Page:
Universal design for learning as a framework for supporting CUNY students with disabilities in higher education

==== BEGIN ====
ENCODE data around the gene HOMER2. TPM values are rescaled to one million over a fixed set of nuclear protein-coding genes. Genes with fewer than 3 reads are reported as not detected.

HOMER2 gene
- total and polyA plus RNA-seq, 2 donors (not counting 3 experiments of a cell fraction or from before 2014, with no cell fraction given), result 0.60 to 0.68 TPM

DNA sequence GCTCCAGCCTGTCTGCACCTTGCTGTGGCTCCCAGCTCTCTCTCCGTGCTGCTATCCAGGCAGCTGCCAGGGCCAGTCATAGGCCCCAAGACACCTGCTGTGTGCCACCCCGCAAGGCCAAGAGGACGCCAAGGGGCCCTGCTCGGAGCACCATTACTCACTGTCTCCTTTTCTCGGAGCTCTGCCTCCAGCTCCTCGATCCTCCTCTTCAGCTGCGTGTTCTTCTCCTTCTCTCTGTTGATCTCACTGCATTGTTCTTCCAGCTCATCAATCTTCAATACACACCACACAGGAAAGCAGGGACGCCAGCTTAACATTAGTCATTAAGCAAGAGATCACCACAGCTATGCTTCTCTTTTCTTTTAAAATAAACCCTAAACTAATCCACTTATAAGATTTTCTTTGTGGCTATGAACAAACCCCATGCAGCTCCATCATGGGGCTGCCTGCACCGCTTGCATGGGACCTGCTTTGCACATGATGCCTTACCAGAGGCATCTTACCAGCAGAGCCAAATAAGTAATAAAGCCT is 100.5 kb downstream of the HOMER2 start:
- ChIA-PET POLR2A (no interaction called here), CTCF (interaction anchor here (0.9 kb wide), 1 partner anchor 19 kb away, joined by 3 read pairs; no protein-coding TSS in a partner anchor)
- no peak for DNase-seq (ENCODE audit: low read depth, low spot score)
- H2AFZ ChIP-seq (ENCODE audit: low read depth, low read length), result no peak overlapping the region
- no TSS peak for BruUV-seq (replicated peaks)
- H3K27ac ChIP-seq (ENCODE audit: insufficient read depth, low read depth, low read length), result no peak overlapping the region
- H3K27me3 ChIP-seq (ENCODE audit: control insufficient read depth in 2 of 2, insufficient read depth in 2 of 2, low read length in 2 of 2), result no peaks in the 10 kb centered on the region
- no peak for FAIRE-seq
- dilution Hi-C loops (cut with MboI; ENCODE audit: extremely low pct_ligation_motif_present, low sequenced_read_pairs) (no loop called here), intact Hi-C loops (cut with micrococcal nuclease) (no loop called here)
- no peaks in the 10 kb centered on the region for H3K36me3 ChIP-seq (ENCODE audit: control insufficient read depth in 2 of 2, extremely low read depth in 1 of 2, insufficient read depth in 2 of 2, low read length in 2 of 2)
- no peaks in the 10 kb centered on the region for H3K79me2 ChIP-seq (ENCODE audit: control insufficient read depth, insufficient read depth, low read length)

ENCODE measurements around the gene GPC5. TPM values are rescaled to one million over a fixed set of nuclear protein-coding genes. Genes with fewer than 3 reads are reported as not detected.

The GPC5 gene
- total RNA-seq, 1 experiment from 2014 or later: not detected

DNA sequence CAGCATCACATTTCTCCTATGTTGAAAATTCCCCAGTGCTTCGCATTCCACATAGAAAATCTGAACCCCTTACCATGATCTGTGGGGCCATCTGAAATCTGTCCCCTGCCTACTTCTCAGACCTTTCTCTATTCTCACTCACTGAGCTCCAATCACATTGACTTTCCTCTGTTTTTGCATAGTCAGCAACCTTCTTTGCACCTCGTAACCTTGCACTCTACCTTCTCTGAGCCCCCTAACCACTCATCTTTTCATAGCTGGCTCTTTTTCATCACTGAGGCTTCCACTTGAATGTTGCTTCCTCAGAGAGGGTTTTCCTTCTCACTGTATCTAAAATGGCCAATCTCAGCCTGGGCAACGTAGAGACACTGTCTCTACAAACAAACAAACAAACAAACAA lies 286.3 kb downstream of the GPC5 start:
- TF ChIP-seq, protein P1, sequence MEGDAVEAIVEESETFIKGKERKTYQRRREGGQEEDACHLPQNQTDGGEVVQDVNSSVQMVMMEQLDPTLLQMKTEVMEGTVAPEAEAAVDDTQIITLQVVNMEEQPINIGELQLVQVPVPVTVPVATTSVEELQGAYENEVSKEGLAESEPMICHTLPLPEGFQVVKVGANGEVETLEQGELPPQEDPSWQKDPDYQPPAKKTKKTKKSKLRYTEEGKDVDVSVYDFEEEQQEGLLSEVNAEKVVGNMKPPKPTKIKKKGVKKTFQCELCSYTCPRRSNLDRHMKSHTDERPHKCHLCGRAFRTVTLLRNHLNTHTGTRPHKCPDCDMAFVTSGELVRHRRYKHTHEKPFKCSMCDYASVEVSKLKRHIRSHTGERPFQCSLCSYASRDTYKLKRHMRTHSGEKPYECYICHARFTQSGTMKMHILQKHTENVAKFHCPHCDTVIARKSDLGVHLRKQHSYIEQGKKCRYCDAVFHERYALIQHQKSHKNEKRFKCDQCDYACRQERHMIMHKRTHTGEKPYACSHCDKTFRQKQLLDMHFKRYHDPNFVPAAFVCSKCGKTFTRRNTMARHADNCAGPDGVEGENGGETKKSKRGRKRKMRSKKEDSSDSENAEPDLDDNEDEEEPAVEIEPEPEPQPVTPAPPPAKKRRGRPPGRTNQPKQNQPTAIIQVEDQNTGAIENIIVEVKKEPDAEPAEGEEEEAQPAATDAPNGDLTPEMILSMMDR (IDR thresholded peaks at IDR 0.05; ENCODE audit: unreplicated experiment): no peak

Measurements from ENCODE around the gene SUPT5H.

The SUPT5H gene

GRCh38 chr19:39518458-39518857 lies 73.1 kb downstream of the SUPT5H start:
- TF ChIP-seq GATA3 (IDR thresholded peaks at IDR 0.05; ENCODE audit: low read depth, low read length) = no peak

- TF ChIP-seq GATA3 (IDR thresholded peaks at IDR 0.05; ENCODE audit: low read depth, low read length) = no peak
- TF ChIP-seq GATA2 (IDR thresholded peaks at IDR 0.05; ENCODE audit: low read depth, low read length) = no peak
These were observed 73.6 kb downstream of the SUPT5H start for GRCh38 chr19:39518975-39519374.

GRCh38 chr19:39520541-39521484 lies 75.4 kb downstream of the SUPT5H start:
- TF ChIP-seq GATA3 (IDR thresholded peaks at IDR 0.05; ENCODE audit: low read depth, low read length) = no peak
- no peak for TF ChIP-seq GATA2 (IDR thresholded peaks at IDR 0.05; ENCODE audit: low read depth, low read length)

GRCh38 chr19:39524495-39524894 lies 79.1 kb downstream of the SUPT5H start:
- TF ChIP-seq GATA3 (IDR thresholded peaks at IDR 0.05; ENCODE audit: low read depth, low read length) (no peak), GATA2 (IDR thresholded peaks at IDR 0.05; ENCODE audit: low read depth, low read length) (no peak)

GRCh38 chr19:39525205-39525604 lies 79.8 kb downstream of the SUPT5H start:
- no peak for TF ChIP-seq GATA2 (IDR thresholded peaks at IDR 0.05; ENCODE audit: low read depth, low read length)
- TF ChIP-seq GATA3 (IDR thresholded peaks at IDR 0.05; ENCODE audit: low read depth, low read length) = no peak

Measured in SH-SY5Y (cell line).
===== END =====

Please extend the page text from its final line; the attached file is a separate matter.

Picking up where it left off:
Jessica Bacon, Assistant Professor; Merrill Parra, Director, Student Disability Services Lehman College Universal design began as an architectural principal that focused on designing buildings, products, and environments so that they could be used by the widest number of users possible. In the mid 1980‚Äôs, the Center of Applied Special Technology (CAST) was one of the first groups to apply architectural concepts of universal design to teaching and learning, establishing what is now widely referred to as universal design for learning (UDL) (Zeff, 2007). Based on research from the fields of learning, neuropsychology, and developmental studies, CAST identified three core principals of UDL where a curriculum provides multiple means of representation, expression, and engagement (CAST, 2002). UDL quickly became identified as a best practice for teaching students with disabilities alongside their general education peers in K-12 settings. More recently experts and researchers have begun documenting the benefits of applying UDL principals for supporting institutional and faculty development within higher education (Scott, McGuire, & Foley, 2003; Rose, Harbour, Johnston, & Daley, 2006; Zeff, 2007; Chita-tegmark, Gravel, Serpa, Domings, & Rose, 2011). As higher education campuses and classrooms diversify and increase the number of students with disabilities that are served, more attention has been given to how to use UDL to instructionally support college students with diverse learning needs in higher education. This presentation will report on the benefits of this work at Lehman College, CUNY. This presentation will be comprised of two components. The first will include an overview of a project that was undertaken by faculty and staff from Lehman College in the Bronx. The project, currently in progress, was intended to provide faculty and staff with training on best practices for addressing the needs of diverse students in higher education, including students with disabilities. The project has focused on three key areas of research that have been found to have a positive effect on learning: Culturally Relevant Teaching (CRT), Universal Design for Learning (UDL) and Cogenerative Dialogues (Cogens). This project is sponsored by grants awarded from the CUNY Diversity Project Development Fund and AACU‚Äôs Bringing Theory to Practice initiative. The second component of the presentation will focus on UDL as a framework to enhance the learning of students with disabilities at Lehman College. Presenters will outline best practices for applying UDL in higher education and will provide a synopsis of the content taught to Lehman College faculty and staff about UDL. The experiences of Lehman faculty and staff who have begun applying the UDL principals to their instruction will be woven throughout the presentation. The presentation will also include an overview of the merits of collaboration between faculty and staff across the Lehman College campus in order to improve the learning experiences and supports offered to students with disabilities. The presentation will conclude with future plans for this project and identify potential tactics to broaden this work to wider audiences throughout the CUNY system.   Bio Dr. Jessica Bacon Dr. Jessica Bacon is an Assistant Professor of special education at Lehman College, The City University of New York. Dr. Bacon teaches courses in both the masters special education program as well as in the undergraduate disability studies minor. She received her Ph.D. from Syracuse University in December 2012. Dr. Bacon‚Äôs dissertation and recent publications have investigated the impact of the standards-based reform movement on special education. Her investigation of standards-based reform is part of a larger research agenda, which focuses on understanding inclusive and special education systems through a disability studies perspective. She has integrated her research and service commitments by working closely with community members who are parent-advocates, self-advocates, and students with disabilities. She has also been enthusiastically involved in promoting the inclusion of people with disabilities within higher education. Dr. Bacon has conducted trainings for pre-service teachers, educators, parents, and community members regarding teaching practices that support people with disabilities within classrooms, including Universal Design for Learning.   Merrill D. Parra Merrill D. Parra has worked in the field of higher education and disability services for more than thirty-five years. She currently serves as the director of the Office of Student Disability Services at Lehman College and is also responsible for the revitalization of Lehman‚Äôs program for veterans and military affairs. ¬†Prior to coming Lehman College, she served as the director of the national model Homebound Program (T.R.I.O.) at Queensborough Community College. As a pioneer in distance learning, Ms. Parra worked closely with faculty to offer innovative methods of course delivery for students who were homebased because of reasons of disability. She has served on many committees at the local, state, and national levels and is well versed on issues confronting low-income and first-generation college students from diverse backgrounds. She is one of the original members of AHEAD. Ms. Parra is a proficient grant writer, an educator, an activist and an advocate for independent living.¬† She is has extensive knowledge of the many social and political challenges that confront students with disabilities in higher education. She has served as the Chairperson of COSDI (Council on Student Disability Issues) and the Board of Directors for the Queens Independent Living Center.¬† She spearheaded the effort to establish the NYS ADA TAP program for students with disabilities, and served on the New York State Education Department‚Äôs Task Force for the implementation of the E-text legislation (Chapter 219).¬†¬† She currently serves on the Executive Committee of the New York State Disability Services Council.¬† Ms. Parra earned a bachelor‚Äôs in sociology from Queens College and a Master’s in social work from Columbia University. Click here to go back